As a protective measure, it is preferable to be able to turn the transistor off if there should be a positive voltage at the terminal B1a while the current detection output is no longer at one (namely, when the current flows into the other switch). For this purpose, it is provided that the logic circuit will furthermore comprise a logic gate 9, which is an AND type logic gate in the example, to force in this case the gate g of the transistor to zero volts, irrespectively of the current detection output. In the example, the logic gate receives the output Q of the bistable flip-flop circuit at input and the reverse voltage detection signal /s1. The logic gate may, for example, have an inverter input or an inverter may be provided, series-connected between the output of the comparator and the input of this logic gate 9.

Finally, the logic circuit preferably has a starting circuit comprising a logic gate 10 and a random pulse generator 11. The logic gate 10 is, in the example, an OR gate receiving at input the detection signal pertaining to a voltage s1 and the output of the random pulse generator 11. This generator 11 delivers a pulse at the end of a certain random time after the voltage is turned on. The logic gate 10 delivers, at output, a signal s1' to control the one-setting input of the bistable flip-flop circuit 8. The purpose of this starting circuit is to be capable of enforcing the detection of voltage to the level corresponding to the detection of a null voltage when the pulse is sent, to oblige the switching control circuit to perform its control in the closed state (transistor oil). The value, for a device using two circuits Coma and Comb according to the invention, is that one of the two is enforced into the closed state the one for which the pulse will be first generated, to make the device start. If not, the voltage gets distributed between the two circuits Coma and Comb and the system does not start.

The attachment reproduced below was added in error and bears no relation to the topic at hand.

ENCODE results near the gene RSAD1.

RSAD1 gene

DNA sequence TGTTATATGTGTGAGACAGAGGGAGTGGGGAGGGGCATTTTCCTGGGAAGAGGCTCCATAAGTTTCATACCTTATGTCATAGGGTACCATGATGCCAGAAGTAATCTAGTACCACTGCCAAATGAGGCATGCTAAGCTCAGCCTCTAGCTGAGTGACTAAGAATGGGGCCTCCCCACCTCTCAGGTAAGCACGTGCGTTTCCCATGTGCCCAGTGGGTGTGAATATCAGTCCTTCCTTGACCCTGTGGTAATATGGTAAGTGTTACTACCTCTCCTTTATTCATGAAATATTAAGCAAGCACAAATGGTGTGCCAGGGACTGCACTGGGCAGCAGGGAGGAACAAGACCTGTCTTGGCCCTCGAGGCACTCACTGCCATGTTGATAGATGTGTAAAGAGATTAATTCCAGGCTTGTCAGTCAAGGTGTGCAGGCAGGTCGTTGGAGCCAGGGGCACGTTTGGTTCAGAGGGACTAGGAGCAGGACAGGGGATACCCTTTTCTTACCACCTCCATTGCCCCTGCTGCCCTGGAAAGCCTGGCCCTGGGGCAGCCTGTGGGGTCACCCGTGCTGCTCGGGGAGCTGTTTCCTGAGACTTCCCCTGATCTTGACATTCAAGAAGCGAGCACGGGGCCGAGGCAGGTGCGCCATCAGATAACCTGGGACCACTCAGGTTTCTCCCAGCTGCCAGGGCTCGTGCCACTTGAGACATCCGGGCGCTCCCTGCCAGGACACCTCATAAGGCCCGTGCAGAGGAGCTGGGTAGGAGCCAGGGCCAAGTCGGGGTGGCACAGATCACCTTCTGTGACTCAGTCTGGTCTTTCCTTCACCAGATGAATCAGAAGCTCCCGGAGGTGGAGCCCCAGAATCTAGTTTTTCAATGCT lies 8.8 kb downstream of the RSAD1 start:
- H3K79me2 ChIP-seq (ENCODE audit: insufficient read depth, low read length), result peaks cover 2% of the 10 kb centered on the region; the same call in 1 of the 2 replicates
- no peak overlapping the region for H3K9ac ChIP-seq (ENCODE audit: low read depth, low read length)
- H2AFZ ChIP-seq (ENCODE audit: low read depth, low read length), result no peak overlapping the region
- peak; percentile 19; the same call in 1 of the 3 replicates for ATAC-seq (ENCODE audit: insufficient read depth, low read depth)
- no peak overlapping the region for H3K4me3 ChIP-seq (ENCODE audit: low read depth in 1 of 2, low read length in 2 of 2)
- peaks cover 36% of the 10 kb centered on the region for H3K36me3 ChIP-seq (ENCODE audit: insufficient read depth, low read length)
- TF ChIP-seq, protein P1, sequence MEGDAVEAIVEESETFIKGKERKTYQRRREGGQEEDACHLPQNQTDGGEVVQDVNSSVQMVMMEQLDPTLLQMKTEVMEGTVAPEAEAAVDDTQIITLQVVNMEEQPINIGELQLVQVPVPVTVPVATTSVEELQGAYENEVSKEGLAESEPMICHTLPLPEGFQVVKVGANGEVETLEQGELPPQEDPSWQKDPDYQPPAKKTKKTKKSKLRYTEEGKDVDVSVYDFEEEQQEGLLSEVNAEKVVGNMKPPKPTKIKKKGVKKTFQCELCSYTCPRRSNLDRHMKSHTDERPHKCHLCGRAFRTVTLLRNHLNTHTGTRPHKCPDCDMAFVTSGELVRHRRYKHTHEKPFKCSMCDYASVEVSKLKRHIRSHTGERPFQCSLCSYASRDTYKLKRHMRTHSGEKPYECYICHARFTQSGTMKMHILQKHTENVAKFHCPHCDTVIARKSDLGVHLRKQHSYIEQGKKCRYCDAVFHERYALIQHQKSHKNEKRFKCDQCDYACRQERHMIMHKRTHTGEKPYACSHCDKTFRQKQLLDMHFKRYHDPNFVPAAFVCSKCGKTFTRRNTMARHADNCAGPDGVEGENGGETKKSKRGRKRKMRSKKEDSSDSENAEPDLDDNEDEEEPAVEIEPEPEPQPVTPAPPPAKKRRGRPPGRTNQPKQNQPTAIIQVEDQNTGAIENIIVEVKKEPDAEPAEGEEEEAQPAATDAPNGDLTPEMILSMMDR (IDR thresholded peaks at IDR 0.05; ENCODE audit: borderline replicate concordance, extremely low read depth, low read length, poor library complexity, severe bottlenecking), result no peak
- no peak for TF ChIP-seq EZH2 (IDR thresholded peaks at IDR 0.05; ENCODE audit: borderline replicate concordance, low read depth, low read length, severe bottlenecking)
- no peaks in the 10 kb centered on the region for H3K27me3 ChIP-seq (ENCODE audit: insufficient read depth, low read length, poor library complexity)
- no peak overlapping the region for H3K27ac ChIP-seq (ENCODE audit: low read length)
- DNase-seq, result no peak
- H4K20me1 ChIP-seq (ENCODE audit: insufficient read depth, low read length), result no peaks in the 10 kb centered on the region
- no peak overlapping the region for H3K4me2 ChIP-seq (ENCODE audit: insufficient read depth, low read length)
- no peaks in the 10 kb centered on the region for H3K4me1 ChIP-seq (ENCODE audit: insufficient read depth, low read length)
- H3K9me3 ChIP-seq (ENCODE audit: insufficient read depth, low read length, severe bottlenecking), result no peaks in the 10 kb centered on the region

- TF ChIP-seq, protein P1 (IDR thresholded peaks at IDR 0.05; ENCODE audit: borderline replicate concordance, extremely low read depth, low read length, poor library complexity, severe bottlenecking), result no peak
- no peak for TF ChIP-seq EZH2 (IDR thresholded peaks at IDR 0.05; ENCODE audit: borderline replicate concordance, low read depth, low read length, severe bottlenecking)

However, when a generator has sent its pulse first, the other one has to be off. According to the invention, this is done simply by sending the output Q of the flip-flop to a zero-setting input R of the generator. Since a switching half-period is of the order of 10 microseconds, it is provided that the pulse will occur within a greater period of time.

The random pulse generator may, for example, use a leakage current in a semiconductor junction, for which it is known that it varies from one integrated circuit to another, owing to the variations that are intrinsic to the manufacturing process and cannot be controlled, to charge a capacitor that delivers the random pulse. The leakage current may, for example, vary from one nanoampere to one milliampere. The occurrence of the pulse may thus take place randomly after 0.1 to 100 milliseconds following the turning on of the voltage.

Finally, a logic supply device 12 is designed to generate a logic voltage V1 of the order of 15 volts to activate the different logic circuits (integrator, comparator, etc.) and give the gate voltage of the order of 15 volts needed to turn the power transistor on.

In one embodiment, the diode which is parallel-mounted on the power transistor and reverse-mounted is a parasitic diode of the transistor, hence one that is internal to its structure, and the control circuit therefore controls, firstly, the voltage at the terminals of the diode (hence of the transistor) and the current flowing in the transistor.

FIG. 3 shows the voltage and current curves as a function of time for an alternation, for the control device of FIG. 1 using the circuits Coma and Comb shown in detail in FIG. 2.